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January 6, 2008

Hatsumode 2008 (Kamigamo Shrine, Kyoto)

Last year it was the Shimogamo Shrine we selected for our Hatsumode, this year we opted for its "sibling", the Kamigamo Shrine in northern Kyoto. January 1 was a dark and overcast day, with some sleet raining down, but New Year's day would not be complete without a shrine visit.


The Kamigamo Shrine is dedicated to Kamo-wake-ikazuchi, the son of Tamayori-hime, a princess who together with her father Kamo-taketsunemi-no-mikoto is enshrined in the Shimogamo Shrine. The deity was miraculously conceived after a red arrow touched the princess between her legs. Both shrines were tutelary shrines of the Kamo clan who ruled this area before Kyoto (Heiankyo) was established here as the new capital in 794.


Before being adopted by the Kamo clan, and "humanised," these deities were sheer natural forces. The Shimogamo shrine stands downstream, where the Kamo and Takano rivers flow together and was a sort of river god to whom prayers were said to guard against floods. The Kamigamo Shrine stands farther north, at the foot of Koyama Hill, where the deity first was called down to an iwakura, a rock formation at the top. He was most probably a thunder god to whom prayers were said for rain and good harvests.



This is the Romon, a two-storied gate that gives entrance to the inner part of the shrine. It dates from the 1620s. In front flows the Omonoi stream which is crossed by the red Tama bridge. Like Shimogamo, also this shrine has clear streams which were used for purification ceremonies and stands in a patch of forest. Although the surroundings are more natural, the buildings are slightly smaller than those of the Shimogamo Shrine.



These two mysterious conical heaps of sand (Tate-suna) probably originated in a gardener's device to have fresh sand at hand, but now are believed to be imizuna, "purifying sand" or "exorcising sand" that is scattered at impure spots and in unlucky directions as the northeastern "Demon's Gate." It is even sold in small bags to take home.




Like the Usa Shine in Kyushu, Kamigamo keeps a sacred horse as mount for the deity. The shrine is also famous for the annual horse races (Kurabe-uma) on May 5, held continously since 1093. The purpose of the ceremony is to pray for a good harvest and for peace. Next to the Aoi Matsuri held jointly with the Shimogamo Shrine on May 15, this is the most popular ceremony of the shrine and many people come to watch.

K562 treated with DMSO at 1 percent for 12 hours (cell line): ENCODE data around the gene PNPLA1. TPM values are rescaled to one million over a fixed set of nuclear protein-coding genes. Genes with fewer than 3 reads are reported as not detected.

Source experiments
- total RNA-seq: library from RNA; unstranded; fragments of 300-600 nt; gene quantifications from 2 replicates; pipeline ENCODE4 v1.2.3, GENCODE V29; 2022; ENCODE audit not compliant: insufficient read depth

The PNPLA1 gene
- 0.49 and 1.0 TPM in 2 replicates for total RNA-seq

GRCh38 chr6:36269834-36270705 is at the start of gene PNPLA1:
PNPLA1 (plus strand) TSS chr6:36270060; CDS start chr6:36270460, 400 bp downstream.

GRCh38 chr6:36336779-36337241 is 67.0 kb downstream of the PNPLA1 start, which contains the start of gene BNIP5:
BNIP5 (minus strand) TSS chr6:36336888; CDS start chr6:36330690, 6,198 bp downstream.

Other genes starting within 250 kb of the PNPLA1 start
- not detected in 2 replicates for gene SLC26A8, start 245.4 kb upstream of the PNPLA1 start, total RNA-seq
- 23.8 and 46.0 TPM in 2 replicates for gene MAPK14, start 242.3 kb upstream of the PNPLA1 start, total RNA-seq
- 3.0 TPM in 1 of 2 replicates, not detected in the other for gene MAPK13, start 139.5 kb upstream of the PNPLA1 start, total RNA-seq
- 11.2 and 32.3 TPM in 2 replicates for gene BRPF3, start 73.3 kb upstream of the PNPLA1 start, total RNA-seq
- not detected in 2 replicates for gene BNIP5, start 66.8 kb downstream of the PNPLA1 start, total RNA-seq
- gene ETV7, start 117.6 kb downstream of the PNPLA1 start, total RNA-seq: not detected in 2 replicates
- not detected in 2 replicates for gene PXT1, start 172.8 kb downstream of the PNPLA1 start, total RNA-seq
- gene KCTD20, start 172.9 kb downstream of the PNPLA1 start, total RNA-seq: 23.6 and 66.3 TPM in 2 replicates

This is the entrance to the Honden, the Main Sanctuary, and Gonden (temporary sanctuary on the left of the Honden), a sort of Holy of Holies where no pictures are allowed. The buidings are National Treasures and date from 1863. They are representative examples of the "Nagare-zukuri" style of Shinto architecture: the front of the gabled roof has been extended forward, the building is three bays wide and roofed with cypress bark. Inside, nothing but the sound of clapping hands and clinking coins.



In front of the shrine, this shop selling local pickles was open even on January 1. Their specialty are Suguki, a kind of turnip (belonging to the famous branded category of Kyo-yasai, Kyoto vegetables), well-fermented and with an acidic flavor. It is one of the typical "winter pickles" of Kyoto.



The Kamo River with as background Kyoto's northern hills. It is barely visible, but one of them, Mt Funayama, has been encrusted with the shape of the ship that is lighted with bonfires during the Obon Festival on August 16. It carries the souls of the dead towards the Pure Land of the Buddha. The Kamigamo Shrine stands just to the right. Walking here, you would not think you are in a large city, it rather feels like free nature.



Another Kyoto winter scene: yurikamome, black-headed gulls, gathering on and near the Kamo River.

P.S. The Kamigamo Shrine is also the location of Poem No 98 of the Hyakunin Isshu, an ablution poem.